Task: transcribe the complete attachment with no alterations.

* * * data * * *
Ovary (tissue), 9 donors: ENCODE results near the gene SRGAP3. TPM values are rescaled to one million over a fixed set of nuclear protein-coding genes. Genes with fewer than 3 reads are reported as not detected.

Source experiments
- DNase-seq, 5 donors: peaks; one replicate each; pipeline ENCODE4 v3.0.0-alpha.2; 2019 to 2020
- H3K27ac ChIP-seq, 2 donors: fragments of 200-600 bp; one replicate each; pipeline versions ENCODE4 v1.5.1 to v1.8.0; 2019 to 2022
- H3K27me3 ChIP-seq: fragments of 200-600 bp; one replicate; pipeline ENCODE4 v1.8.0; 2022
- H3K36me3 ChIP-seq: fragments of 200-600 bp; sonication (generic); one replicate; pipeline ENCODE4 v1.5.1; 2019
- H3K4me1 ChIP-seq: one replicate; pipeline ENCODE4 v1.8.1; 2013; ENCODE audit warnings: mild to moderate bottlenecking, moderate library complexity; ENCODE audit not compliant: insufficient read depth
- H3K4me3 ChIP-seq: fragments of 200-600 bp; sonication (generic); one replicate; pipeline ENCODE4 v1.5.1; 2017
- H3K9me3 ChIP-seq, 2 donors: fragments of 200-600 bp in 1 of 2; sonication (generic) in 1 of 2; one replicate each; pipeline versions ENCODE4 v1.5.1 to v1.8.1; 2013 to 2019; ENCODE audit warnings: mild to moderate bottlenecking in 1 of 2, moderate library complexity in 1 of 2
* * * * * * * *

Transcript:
Ovary (tissue), 9 donors: ENCODE results near the gene SRGAP3. TPM values are rescaled to one million over a fixed set of nuclear protein-coding genes. Genes with fewer than 3 reads are reported as not detected.

Source experiments
- DNase-seq, 5 donors: peaks; one replicate each; pipeline ENCODE4 v3.0.0-alpha.2; 2019 to 2020
- H3K27ac ChIP-seq, 2 donors: fragments of 200-600 bp; one replicate each; pipeline versions ENCODE4 v1.5.1 to v1.8.0; 2019 to 2022
- H3K27me3 ChIP-seq: fragments of 200-600 bp; one replicate; pipeline ENCODE4 v1.8.0; 2022
- H3K36me3 ChIP-seq: fragments of 200-600 bp; sonication (generic); one replicate; pipeline ENCODE4 v1.5.1; 2019
- H3K4me1 ChIP-seq: one replicate; pipeline ENCODE4 v1.8.1; 2013; ENCODE audit warnings: mild to moderate bottlenecking, moderate library complexity; ENCODE audit not compliant: insufficient read depth
- H3K4me3 ChIP-seq: fragments of 200-600 bp; sonication (generic); one replicate; pipeline ENCODE4 v1.5.1; 2017
- H3K9me3 ChIP-seq, 2 donors: fragments of 200-600 bp in 1 of 2; sonication (generic) in 1 of 2; one replicate each; pipeline versions ENCODE4 v1.5.1 to v1.8.1; 2013 to 2019; ENCODE audit warnings: mild to moderate bottlenecking in 1 of 2, moderate library complexity in 1 of 2